Queen Elizabeth Olympic Park’s biodiversity praised
PUBLISHED: 15:07 29 August 2016
Queen Elizabeth Olympic Park’s nature and biodiversity has been hailed by the chair of the London Assembly’s environment committee, Leonie Cooper.
The comments came at the launch of an investigation into how future housing developments can learn from successful sites and incorporate nature into their design.
“The Olympic Park is a great example of a place that includes green areas in its design,” she said.
“I can remember when the area was factories. It was dirty and didn’t feel particularly safe, especially at night.
“It’s completely different now, and I don’t know if it would have happened if the Olympic opportunity had not come about.”
Ms Cooper, a Labour politician elected as the Merton and Wandsworth representative, said the investigation was important for the long-term future of the capital.
“We need to look at where we want to be in 2050,” she said.
“If it’s all flats and no green space, that won’t be a nice place to live.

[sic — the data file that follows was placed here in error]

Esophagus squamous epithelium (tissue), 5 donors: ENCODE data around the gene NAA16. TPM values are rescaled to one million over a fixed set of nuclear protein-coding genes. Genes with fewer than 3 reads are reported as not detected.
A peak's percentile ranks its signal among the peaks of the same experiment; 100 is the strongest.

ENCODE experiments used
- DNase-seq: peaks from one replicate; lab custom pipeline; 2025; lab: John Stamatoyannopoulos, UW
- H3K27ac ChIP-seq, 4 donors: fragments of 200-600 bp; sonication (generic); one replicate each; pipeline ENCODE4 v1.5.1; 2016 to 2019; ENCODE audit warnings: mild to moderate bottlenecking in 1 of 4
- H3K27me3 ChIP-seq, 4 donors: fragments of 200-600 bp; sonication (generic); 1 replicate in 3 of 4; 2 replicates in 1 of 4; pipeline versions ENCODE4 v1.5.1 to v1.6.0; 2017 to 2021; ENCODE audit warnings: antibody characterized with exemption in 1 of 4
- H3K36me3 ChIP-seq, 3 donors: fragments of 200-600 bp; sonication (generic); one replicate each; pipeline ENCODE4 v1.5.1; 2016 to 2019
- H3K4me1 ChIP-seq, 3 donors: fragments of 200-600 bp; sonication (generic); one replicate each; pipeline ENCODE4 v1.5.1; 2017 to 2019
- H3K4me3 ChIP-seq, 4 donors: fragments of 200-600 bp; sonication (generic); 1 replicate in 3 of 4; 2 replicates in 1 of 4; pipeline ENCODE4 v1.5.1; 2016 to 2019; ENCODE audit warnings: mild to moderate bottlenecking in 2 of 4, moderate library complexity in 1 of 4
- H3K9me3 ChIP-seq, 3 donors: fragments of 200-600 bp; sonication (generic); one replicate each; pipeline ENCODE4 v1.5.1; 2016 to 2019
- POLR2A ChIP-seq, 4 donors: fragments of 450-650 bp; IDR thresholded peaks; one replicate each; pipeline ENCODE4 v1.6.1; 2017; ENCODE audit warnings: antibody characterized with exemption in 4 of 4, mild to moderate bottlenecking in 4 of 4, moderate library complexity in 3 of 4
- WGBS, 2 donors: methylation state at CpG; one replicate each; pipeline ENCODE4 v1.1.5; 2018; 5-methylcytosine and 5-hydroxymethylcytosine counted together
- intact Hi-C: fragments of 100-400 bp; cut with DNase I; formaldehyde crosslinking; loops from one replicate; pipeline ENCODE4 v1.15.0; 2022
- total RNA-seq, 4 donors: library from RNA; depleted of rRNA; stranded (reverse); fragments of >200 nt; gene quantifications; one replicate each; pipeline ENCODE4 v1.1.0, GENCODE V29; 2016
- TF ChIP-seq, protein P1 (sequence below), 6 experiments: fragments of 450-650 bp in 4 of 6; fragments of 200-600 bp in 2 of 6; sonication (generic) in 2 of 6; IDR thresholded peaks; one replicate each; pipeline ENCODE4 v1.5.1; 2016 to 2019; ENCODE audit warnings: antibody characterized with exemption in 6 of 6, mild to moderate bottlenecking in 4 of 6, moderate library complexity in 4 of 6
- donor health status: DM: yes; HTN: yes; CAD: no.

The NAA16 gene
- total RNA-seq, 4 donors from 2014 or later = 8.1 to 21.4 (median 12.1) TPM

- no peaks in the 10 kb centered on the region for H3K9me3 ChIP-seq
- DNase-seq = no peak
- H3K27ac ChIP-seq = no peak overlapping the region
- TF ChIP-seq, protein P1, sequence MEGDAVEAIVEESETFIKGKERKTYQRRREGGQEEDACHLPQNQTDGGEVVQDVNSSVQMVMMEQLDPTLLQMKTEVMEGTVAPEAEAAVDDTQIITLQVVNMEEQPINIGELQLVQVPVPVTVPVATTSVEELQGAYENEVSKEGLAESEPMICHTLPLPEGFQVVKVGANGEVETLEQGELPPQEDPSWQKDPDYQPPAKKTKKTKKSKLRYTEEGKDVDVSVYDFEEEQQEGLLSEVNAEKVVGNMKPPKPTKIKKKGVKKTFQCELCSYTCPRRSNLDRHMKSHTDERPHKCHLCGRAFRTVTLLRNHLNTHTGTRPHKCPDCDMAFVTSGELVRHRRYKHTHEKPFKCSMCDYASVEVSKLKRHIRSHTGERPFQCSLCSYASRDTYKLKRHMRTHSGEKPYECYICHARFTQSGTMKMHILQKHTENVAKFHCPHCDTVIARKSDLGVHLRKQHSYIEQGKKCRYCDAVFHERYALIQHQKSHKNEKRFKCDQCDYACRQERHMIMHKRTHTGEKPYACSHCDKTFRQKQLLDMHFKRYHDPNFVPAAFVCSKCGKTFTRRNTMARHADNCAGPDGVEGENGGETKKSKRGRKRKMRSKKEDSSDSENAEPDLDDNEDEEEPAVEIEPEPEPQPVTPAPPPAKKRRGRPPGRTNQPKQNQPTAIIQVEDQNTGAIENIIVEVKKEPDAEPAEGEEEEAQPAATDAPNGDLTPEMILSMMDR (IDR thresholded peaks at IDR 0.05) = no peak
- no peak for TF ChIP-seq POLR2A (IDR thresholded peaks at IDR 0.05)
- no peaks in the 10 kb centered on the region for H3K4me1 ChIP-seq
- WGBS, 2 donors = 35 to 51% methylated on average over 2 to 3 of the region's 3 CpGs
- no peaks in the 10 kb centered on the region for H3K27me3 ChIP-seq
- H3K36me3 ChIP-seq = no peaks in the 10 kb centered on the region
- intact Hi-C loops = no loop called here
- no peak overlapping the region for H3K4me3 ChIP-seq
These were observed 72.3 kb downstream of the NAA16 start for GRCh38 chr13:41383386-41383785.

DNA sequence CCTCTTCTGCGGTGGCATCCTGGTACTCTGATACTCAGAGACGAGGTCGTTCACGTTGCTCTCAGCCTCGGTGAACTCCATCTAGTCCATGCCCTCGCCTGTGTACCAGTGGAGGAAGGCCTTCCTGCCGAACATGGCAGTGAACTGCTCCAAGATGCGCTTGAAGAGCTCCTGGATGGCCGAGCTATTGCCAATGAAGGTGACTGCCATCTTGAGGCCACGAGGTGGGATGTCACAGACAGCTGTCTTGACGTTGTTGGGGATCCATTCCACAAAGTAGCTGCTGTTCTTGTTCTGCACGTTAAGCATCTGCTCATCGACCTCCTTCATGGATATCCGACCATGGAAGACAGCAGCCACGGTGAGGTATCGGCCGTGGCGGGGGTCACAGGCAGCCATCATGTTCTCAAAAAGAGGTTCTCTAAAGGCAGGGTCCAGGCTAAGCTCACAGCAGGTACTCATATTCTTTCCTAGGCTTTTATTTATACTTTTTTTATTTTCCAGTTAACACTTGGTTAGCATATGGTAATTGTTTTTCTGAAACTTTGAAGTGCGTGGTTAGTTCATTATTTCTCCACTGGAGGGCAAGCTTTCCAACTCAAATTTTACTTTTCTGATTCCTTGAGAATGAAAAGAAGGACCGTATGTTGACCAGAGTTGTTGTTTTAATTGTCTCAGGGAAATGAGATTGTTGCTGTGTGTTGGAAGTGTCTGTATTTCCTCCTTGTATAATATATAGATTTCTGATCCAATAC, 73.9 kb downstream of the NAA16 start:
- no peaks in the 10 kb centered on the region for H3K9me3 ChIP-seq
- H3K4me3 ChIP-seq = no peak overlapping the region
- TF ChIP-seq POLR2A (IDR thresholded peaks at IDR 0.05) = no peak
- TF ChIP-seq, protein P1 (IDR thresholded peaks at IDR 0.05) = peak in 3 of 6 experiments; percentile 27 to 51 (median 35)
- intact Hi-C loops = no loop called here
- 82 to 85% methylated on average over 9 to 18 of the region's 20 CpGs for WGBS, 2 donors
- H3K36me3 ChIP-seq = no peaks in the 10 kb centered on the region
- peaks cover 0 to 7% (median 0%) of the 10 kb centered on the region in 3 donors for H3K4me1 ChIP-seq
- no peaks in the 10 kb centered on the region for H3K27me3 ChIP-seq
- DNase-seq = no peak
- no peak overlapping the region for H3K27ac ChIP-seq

“A lot of people that live in flats don’t have gardens, but incorporating green space into developments is good for people, and good for nature.”
Ms Cooper cited cities such as Malmo, Copenhagen and Seattle as having good examples of biodiversity in housing projects.
She added that she wanted to hear from people about other sites that worked well, such as in Stratford, and ones which didn’t work so well.
“I’ve spoken to Unmesh Desai, the London Assembly member for the area, and also to the LLDC,”she said.
“It’s good to get an idea of it from people who know the area well.”
She also praised Queen Elizabeth Olympic Park’s ability to attract visitors for a variety of purposes.
She said: “I was there in the day to enjoy the nature and then I came back at night to watch the West Ham game.
“It’s good to see it being used, it’s not a white elephant like other Olympic venues.”
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